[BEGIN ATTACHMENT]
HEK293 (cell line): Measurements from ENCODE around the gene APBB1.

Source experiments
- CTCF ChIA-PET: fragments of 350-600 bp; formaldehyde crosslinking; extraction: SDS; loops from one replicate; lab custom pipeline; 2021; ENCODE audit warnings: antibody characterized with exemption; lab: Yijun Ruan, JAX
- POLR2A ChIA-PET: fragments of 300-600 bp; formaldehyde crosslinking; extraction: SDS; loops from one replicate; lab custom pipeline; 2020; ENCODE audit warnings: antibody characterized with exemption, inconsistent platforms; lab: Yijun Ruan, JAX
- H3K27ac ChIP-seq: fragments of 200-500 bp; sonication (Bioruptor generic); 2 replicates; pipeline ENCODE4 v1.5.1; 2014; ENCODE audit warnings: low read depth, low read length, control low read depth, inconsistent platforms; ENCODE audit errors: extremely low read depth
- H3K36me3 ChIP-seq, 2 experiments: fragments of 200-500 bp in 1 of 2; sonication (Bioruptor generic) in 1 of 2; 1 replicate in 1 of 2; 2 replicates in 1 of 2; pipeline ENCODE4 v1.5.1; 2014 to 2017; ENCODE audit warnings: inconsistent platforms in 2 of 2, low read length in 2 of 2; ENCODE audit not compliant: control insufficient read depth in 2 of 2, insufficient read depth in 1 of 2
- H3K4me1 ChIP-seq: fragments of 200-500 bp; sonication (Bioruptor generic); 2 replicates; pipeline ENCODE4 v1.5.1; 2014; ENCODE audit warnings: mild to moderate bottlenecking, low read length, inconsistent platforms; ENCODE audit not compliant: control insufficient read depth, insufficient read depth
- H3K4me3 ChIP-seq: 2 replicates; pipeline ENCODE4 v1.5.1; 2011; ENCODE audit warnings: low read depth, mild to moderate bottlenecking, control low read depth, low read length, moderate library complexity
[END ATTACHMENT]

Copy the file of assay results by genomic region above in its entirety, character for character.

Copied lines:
HEK293 (cell line): Measurements from ENCODE around the gene APBB1.

Source experiments
- CTCF ChIA-PET: fragments of 350-600 bp; formaldehyde crosslinking; extraction: SDS; loops from one replicate; lab custom pipeline; 2021; ENCODE audit warnings: antibody characterized with exemption; lab: Yijun Ruan, JAX
- POLR2A ChIA-PET: fragments of 300-600 bp; formaldehyde crosslinking; extraction: SDS; loops from one replicate; lab custom pipeline; 2020; ENCODE audit warnings: antibody characterized with exemption, inconsistent platforms; lab: Yijun Ruan, JAX
- H3K27ac ChIP-seq: fragments of 200-500 bp; sonication (Bioruptor generic); 2 replicates; pipeline ENCODE4 v1.5.1; 2014; ENCODE audit warnings: low read depth, low read length, control low read depth, inconsistent platforms; ENCODE audit errors: extremely low read depth
- H3K36me3 ChIP-seq, 2 experiments: fragments of 200-500 bp in 1 of 2; sonication (Bioruptor generic) in 1 of 2; 1 replicate in 1 of 2; 2 replicates in 1 of 2; pipeline ENCODE4 v1.5.1; 2014 to 2017; ENCODE audit warnings: inconsistent platforms in 2 of 2, low read length in 2 of 2; ENCODE audit not compliant: control insufficient read depth in 2 of 2, insufficient read depth in 1 of 2
- H3K4me1 ChIP-seq: fragments of 200-500 bp; sonication (Bioruptor generic); 2 replicates; pipeline ENCODE4 v1.5.1; 2014; ENCODE audit warnings: mild to moderate bottlenecking, low read length, inconsistent platforms; ENCODE audit not compliant: control insufficient read depth, insufficient read depth
- H3K4me3 ChIP-seq: 2 replicates; pipeline ENCODE4 v1.5.1; 2011; ENCODE audit warnings: low read depth, mild to moderate bottlenecking, control low read depth, low read length, moderate library complexity